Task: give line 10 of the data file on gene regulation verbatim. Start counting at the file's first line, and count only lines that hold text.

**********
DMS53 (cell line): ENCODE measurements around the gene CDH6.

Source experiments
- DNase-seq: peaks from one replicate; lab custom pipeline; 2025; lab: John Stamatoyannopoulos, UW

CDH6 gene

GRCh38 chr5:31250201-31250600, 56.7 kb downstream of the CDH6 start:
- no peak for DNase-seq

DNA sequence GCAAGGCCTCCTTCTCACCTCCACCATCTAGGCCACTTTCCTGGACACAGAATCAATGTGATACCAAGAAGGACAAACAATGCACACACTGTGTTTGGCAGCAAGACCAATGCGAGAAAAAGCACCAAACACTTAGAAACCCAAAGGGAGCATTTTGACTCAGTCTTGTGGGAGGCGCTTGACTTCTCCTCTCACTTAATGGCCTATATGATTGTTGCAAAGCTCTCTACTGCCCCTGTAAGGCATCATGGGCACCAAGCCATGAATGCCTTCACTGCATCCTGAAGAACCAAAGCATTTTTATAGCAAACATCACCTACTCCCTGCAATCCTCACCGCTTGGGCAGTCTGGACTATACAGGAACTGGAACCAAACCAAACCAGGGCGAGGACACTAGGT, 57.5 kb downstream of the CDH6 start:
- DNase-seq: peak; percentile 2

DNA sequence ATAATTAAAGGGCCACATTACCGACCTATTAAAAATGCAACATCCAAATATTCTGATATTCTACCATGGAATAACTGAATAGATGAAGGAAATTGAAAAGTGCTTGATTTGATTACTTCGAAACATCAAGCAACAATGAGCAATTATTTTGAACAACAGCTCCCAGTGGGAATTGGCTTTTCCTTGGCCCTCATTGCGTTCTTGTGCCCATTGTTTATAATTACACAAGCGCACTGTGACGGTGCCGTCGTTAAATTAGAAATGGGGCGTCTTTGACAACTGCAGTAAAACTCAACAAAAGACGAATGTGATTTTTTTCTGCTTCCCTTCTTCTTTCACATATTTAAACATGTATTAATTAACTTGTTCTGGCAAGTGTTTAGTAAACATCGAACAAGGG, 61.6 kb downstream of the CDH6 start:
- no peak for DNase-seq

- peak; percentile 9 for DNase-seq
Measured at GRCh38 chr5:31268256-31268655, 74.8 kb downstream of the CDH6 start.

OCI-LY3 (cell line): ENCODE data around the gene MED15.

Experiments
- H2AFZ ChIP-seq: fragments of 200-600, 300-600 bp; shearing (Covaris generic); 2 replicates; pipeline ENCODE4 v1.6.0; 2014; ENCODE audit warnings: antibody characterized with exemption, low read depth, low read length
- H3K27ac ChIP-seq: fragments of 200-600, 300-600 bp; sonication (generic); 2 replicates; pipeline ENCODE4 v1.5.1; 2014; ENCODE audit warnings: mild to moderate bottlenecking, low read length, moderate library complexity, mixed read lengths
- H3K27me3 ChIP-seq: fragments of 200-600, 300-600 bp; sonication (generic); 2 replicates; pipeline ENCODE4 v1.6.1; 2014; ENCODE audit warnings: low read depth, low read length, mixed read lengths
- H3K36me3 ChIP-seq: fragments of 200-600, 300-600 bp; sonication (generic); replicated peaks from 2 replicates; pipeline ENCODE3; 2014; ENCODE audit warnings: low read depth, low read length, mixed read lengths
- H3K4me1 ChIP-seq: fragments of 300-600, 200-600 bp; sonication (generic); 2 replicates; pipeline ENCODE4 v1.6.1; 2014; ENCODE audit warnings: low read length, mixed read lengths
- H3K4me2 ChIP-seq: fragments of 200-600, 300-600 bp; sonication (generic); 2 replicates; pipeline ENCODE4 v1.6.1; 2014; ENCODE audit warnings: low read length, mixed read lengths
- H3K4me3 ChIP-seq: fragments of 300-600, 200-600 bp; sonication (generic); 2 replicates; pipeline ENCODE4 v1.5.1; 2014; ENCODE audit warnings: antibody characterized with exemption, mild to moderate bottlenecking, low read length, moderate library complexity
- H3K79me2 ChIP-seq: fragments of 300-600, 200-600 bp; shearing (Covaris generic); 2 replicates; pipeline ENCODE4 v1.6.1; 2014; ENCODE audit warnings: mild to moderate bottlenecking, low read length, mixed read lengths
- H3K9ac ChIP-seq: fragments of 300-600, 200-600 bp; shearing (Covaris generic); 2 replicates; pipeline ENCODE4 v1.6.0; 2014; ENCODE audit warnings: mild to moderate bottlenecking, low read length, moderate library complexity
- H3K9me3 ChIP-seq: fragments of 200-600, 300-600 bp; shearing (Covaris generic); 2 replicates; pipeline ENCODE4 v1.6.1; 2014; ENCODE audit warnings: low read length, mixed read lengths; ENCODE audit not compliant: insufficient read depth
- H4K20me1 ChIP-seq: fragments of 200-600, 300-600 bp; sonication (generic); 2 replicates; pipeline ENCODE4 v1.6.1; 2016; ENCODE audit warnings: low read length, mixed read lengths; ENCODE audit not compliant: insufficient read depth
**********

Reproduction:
- no peak for DNase-seq